A couple of days ago I realised my SCONUL Focus article was now in print, describing how my three roles in librarianship, research and pedagogy serve one another. I find it quite easy writing about process, and I’ve often been asked to write or speak about this kind of thing. In fact, my PGCert project also had a focus on process: I was contemplating the best ways to support distance learners in their information needs and skills development, and although the project gave me insight into how social scientists conduct educational research, and conducting the survey and interviews was an unexpected eye-opener, at the end of the day I was writing not only about my research findings, but about process, ie, the best ways to support learners.
However, it’s more challenging and perhaps more satisfying to write engagingly and accessibly about my musicological research, because it goes deeper into my specialism. I have several pieces of writing submitted and awaiting publication at the moment, but what’s missing is something actually on the drawing-board, being written right now. That’s largely because I was completing the PGCert portfolio. Librarianship happens four days a week, research a fifth, and the PGCert had to fit around family life and my spare time. Which didn’t, to be truthful, leave any spare time for writing!
However, I remembered the other day that I gave a paper earlier this year for which I have not yet sought a published home. Maybe, just maybe I ought to dig it out and see what needs to be done to turn it into a proper paper for submission.
Librarianship, research, pedagogy … and author. Well, after my annual leave, anyway!
Karen McAulay, ‘Blending Librarianship with Research and Pedagogy‘, SCONUL 69, 56-59 (July 2017)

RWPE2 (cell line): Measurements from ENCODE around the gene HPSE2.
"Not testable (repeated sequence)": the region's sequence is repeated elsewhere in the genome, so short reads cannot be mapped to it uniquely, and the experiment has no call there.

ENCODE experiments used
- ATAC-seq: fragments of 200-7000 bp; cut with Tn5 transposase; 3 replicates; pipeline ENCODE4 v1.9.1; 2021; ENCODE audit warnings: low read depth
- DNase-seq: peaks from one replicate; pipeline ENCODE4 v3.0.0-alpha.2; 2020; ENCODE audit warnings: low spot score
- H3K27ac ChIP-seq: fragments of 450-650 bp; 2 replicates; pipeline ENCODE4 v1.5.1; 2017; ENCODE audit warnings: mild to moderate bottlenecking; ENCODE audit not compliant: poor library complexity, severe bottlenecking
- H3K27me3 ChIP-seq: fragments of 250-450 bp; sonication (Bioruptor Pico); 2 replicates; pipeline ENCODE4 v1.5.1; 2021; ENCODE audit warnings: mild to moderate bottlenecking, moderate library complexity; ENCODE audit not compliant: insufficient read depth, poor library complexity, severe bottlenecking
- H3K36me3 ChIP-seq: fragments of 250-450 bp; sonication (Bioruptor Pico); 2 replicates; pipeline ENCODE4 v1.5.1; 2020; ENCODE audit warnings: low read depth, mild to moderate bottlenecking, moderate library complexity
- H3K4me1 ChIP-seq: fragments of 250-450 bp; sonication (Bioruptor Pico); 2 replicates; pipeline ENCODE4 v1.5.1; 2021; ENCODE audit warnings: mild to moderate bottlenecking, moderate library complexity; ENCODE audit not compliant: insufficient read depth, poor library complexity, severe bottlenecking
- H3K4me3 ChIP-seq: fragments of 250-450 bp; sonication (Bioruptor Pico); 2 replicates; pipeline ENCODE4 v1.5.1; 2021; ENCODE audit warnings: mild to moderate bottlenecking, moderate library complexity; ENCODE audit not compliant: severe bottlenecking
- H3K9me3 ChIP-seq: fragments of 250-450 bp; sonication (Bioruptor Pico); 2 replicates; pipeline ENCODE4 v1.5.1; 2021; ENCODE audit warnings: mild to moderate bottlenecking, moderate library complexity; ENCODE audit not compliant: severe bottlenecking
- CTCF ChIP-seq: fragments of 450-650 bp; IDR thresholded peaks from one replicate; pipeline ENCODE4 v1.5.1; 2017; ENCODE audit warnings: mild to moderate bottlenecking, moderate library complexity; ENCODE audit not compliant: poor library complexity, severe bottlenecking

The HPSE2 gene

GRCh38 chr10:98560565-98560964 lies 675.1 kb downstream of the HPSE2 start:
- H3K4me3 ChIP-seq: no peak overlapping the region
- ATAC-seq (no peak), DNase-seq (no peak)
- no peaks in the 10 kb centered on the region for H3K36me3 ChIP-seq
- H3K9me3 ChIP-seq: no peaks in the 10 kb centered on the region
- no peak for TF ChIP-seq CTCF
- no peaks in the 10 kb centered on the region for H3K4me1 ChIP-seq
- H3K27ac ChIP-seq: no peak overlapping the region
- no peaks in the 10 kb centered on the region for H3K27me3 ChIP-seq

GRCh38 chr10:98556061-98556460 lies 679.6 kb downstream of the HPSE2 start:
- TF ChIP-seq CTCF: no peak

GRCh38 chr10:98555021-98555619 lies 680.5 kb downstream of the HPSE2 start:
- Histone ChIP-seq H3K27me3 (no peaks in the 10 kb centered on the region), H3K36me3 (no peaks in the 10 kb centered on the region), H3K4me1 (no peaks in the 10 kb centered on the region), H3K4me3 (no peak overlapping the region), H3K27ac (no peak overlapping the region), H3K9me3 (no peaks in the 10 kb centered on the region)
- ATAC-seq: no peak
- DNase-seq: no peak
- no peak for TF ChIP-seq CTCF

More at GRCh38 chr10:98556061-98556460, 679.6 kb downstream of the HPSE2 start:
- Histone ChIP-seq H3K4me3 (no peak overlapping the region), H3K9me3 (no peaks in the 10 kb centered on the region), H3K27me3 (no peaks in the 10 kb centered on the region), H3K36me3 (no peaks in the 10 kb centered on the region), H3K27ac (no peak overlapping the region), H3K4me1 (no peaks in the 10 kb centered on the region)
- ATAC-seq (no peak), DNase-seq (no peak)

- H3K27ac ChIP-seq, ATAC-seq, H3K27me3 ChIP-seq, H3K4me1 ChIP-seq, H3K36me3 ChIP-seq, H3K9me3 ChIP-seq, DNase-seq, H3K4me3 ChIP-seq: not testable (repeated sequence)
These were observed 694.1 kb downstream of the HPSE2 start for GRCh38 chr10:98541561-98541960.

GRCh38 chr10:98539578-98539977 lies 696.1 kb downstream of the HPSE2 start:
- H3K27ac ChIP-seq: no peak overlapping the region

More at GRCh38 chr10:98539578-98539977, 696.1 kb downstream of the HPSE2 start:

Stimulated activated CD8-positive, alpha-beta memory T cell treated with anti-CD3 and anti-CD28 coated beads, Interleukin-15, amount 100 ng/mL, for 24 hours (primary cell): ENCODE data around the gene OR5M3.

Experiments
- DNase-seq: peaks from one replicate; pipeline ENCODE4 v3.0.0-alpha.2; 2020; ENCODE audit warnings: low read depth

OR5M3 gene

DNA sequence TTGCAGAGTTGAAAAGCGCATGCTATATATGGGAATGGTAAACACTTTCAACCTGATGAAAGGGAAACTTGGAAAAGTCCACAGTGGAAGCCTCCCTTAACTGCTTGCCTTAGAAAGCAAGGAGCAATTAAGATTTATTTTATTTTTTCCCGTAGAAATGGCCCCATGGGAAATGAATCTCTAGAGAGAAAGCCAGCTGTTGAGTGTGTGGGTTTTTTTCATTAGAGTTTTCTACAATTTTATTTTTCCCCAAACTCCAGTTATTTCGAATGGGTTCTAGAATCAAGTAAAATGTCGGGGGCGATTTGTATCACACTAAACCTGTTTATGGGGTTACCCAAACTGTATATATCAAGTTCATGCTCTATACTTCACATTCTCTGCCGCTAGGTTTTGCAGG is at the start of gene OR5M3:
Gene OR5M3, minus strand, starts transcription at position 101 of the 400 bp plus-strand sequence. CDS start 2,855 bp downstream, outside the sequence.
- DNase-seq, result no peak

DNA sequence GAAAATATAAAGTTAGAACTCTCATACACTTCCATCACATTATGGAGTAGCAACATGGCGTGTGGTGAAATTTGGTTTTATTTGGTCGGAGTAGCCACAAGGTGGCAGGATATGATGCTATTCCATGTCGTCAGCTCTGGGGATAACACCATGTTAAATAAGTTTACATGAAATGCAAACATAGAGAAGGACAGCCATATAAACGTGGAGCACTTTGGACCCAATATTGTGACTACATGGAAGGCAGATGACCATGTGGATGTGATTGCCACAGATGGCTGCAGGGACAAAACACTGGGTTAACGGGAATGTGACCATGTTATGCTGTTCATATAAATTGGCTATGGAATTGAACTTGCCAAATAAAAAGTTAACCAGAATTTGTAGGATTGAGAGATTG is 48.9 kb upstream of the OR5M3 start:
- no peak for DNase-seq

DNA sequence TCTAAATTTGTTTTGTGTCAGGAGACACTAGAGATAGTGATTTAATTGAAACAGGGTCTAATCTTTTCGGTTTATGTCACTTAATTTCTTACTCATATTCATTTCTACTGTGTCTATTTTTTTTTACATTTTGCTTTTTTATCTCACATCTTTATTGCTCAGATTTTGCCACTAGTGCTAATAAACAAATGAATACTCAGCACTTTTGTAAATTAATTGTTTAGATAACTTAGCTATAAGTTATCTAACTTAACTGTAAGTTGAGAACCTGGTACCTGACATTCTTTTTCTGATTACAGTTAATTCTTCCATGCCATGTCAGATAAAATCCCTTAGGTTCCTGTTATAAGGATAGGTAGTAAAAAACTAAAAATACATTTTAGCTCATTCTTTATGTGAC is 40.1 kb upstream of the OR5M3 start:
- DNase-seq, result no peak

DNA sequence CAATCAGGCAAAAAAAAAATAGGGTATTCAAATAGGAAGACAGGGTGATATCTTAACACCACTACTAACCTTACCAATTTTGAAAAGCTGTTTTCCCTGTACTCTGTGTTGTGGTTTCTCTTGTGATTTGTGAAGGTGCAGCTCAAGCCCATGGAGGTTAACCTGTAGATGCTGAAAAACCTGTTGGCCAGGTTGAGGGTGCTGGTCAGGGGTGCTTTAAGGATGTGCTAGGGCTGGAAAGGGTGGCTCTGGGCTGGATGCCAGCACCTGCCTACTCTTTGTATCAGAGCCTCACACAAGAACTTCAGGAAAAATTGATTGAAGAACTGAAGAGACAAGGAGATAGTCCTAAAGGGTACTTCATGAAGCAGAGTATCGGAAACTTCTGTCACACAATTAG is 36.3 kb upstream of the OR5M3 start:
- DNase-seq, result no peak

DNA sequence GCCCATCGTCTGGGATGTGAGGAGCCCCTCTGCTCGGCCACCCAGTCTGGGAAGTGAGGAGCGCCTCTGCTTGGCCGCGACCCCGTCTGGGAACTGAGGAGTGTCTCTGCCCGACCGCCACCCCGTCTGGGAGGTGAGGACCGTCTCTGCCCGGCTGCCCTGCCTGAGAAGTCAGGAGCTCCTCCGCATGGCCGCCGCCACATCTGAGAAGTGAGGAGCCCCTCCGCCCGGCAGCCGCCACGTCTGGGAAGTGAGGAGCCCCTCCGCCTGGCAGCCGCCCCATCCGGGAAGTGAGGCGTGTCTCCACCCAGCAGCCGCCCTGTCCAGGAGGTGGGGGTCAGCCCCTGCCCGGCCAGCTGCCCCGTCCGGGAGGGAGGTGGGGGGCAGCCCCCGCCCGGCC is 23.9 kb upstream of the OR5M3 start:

Flushed with anticipated success, I blogged for the library about disseminating your research via social media. I’ll reproduce it here (after all, they’re my words!) This afternoon, I’m meeting up with our learning technologist for a personal tutorial in devising podcasts and related formats, so I’ll probably have more to add to this later! I have two reasons for needing to know – disseminating my own research, and sharing “how-to” videos etc for people using our library resources.
We’ve just found a great blog post on the LSE Impact Blog, about the benefits of disseminating your research using social media – and, specifically, by using podcasts.
Podcasting is like broadcasting, over the internet. It tends to mean an audio recording, and means your research can potentially reach a much wider audience. Have a look at this!
- What could you podcast about?
- Or would you use a blog (with or without video)?
- Or a powerpoint (ditto)
- Or a powerpoint with voiceover?
- What technical expertise would you need?
- Would it be worth learning these skills? (Rhetorical question!)
I am absolutely delighted to have just received notification that my networking grant application has been approved. I’m awaiting the letter with details, but until then, I shall just bask in what our Head of Research describes as my “one hundred per cent success-rate”. This was my first grant application.